CATS 2017
Empowering children and adults to build an inclusive society
CATS 2017
Friday, August 25, 2017

Empowering children and adults to build an inclusive society

CATS 2017

‘We are the citizens of today and tomorrow,’ stated Kehkashan Basu, 17, winner of the 2016 International Children’s Peace Prize, as she opened the fifth edition of Children as Actors for Transforming Society (CATS). Empowering children to become the leaders of tomorrow is what CATS is all about. CATS 2017 gathered 264 children, young people and adults of 34 nationalities to promote inclusion and to give children experiencing exclusion a voice.

 

 

The week-long event kicked off with games through which children and adults learned how to collaborate in order to reach their goals, while also bonding and having fun. Learning Spaces gave participants the opportunity to explore different types of exclusion and inclusion and where we might encounter it: in school, at home, in different institutions. In one activity participants were blindfolded so as to experience what it is like to play a sport blind and to understand exclusion. In another session participants were asked to use playdough to share their experience in Caux. Mohamed, 16, from France explained: ‘I made a heart because even if it’s the beginning of the week, I know I’m going to leave this place with a bigger heart.’

‘You need to listen to everybody in order to create spaces for everyone to feel included,’ said Gerison Lansdown, Chair of Child to Child, as she led a session on unpacking inclusion with Dutch journalist and children’s correspondent Tako Rietveld. ‘Don’t focus on the person, focus on the barrier,’ she recommended.

Participants explored diversity and inclusion during interactive Let’s Explore sessions, which included juggling, music, art, theatre, storytelling, peacebuilding and intercultural dialogue workshops. In one workshop on exploring gender and how it can be a source of discrimination, children and adults used newspapers and magazines to help them discuss gender exclusion and stereotypes.

Evening programmes offered an opportunity for everyone to have fun together. There was a disco night, enjoyed by the Kittens, aged between two to ten, as well as the older participants, and a talent night in the Caux Palace theatre.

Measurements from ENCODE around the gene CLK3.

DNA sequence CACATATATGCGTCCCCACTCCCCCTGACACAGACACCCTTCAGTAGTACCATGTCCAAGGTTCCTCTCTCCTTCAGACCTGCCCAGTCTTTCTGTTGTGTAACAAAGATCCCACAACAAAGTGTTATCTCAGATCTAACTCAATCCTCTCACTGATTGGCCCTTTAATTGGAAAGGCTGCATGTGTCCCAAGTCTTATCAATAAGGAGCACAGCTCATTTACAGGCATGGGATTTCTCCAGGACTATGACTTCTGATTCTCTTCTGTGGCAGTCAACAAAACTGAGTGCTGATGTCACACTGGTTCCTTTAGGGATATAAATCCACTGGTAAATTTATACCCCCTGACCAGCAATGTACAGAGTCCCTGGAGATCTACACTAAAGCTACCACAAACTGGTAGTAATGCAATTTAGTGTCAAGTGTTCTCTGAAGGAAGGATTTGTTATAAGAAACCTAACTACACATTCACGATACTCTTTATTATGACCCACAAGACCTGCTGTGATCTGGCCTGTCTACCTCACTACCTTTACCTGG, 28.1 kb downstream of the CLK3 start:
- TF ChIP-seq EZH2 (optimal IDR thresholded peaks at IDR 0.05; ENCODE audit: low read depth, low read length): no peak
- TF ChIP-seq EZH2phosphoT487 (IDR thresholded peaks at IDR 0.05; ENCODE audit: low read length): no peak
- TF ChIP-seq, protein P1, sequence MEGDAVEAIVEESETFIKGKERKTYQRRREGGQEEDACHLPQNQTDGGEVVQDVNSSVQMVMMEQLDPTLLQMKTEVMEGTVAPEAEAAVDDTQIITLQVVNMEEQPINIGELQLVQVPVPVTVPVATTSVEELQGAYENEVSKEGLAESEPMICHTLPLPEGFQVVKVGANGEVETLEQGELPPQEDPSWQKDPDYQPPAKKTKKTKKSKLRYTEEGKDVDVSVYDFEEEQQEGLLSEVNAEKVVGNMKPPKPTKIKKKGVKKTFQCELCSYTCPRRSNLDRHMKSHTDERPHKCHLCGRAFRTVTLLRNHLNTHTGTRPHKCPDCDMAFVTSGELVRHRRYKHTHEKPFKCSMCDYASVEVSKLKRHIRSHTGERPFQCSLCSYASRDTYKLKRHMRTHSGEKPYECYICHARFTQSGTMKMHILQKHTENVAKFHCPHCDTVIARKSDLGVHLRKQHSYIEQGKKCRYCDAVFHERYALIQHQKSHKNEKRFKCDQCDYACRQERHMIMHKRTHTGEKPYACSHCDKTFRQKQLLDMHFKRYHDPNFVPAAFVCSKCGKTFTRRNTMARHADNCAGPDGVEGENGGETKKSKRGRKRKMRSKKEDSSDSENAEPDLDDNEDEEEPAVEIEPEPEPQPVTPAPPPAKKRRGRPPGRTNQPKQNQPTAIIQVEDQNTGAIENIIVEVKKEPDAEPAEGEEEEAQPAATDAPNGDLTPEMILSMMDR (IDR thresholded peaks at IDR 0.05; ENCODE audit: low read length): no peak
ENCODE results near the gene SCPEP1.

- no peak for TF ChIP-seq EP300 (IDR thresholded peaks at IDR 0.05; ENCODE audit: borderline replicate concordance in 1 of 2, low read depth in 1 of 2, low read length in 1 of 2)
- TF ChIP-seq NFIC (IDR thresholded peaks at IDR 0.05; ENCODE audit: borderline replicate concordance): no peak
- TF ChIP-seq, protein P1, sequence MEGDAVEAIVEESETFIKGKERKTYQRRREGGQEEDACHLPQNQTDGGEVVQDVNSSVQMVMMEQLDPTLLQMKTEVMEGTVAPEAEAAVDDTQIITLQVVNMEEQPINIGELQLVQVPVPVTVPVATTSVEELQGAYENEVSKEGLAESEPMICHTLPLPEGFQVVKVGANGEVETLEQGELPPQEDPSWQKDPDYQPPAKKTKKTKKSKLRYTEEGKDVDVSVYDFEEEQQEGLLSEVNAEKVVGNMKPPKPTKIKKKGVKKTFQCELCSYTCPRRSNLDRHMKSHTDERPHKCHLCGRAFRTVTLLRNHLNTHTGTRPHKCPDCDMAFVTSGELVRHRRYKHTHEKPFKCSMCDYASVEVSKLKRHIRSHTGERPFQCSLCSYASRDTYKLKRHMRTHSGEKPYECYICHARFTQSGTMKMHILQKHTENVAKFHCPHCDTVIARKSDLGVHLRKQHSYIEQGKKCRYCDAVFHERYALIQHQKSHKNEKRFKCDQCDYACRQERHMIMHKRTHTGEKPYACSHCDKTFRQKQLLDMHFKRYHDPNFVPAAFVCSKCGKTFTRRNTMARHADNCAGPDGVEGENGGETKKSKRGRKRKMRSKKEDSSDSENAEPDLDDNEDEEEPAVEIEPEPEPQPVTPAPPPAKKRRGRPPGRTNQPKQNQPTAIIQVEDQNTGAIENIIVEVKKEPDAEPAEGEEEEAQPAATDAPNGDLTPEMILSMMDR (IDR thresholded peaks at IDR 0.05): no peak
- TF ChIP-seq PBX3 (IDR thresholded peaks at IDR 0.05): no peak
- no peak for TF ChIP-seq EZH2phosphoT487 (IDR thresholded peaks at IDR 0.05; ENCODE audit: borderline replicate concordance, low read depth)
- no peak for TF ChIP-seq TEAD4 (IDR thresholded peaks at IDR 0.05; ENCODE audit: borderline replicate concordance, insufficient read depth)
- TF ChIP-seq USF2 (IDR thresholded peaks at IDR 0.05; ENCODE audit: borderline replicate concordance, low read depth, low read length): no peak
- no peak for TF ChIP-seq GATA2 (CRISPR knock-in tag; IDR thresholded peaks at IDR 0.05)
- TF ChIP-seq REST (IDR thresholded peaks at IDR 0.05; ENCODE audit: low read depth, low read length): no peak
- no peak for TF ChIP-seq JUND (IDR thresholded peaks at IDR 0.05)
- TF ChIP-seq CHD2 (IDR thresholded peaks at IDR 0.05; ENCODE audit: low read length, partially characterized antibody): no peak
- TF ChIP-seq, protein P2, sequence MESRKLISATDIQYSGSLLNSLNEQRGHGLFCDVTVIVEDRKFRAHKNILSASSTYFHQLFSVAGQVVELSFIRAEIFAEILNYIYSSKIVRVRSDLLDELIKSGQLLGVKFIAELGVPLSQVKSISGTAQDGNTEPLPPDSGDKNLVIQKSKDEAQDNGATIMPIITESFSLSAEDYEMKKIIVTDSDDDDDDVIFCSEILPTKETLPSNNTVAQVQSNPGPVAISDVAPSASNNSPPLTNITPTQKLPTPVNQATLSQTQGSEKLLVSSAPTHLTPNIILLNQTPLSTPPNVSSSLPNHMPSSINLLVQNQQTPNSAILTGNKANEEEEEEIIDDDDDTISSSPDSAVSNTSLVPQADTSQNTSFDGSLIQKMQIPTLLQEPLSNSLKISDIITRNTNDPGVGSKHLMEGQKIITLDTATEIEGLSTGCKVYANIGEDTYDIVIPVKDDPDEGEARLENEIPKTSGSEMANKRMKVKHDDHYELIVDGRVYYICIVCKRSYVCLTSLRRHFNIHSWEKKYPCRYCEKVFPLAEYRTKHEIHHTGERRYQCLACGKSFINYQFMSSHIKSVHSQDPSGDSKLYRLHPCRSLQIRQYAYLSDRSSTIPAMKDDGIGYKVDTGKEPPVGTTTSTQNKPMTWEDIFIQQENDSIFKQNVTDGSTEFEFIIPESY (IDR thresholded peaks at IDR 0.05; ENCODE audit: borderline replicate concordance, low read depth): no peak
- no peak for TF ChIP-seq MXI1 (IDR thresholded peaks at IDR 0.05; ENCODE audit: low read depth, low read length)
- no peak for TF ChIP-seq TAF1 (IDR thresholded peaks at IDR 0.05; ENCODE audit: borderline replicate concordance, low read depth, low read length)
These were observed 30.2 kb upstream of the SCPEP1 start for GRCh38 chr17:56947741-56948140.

What does an inclusive society look like? On the last afternoon of the conference, children and adults built a CATS city, where everyone feels included, out of cardboard boxes and creative materials.   

Participants worked all week to develop their project for the CATS 90 Day Challenge. ‘In 90 days, you can plant a seed, water it, watch it grow and flourish,’ said Julie Ward, children’s rights champion and Member of the European Parliament, as she encouraged participants to take action after the event. ‘You don’t have to be a billionaire or a president to make a difference, you just need motivation.’

As the week came to an end, participants shared their experiences of CATS. ‘I was a book at the human library and I thought my story was perhaps too personal and that it would not interest anyone,’ said one young participant. ‘It was quite the opposite actually. Here [in Caux], I understood that even when you are at your lowest, you must not give up because the best is yet to come.’  

‘My experience here transformed me: we laughed together, reflected together, shared together and cried together,’ said another participant. ‘But we also built hope together. I could hear how children see the world. There is no word in the dictionary to express the impact this week had on me, on my life.'